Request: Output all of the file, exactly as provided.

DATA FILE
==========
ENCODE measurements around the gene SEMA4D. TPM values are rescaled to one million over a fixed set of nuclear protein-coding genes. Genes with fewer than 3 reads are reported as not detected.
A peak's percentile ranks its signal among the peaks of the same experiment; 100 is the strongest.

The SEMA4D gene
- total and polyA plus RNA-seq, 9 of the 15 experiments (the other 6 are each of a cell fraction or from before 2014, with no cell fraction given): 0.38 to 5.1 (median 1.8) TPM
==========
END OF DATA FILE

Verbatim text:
ENCODE measurements around the gene SEMA4D. TPM values are rescaled to one million over a fixed set of nuclear protein-coding genes. Genes with fewer than 3 reads are reported as not detected.
A peak's percentile ranks its signal among the peaks of the same experiment; 100 is the strongest.

The SEMA4D gene
- total and polyA plus RNA-seq, 9 of the 15 experiments (the other 6 are each of a cell fraction or from before 2014, with no cell fraction given): 0.38 to 5.1 (median 1.8) TPM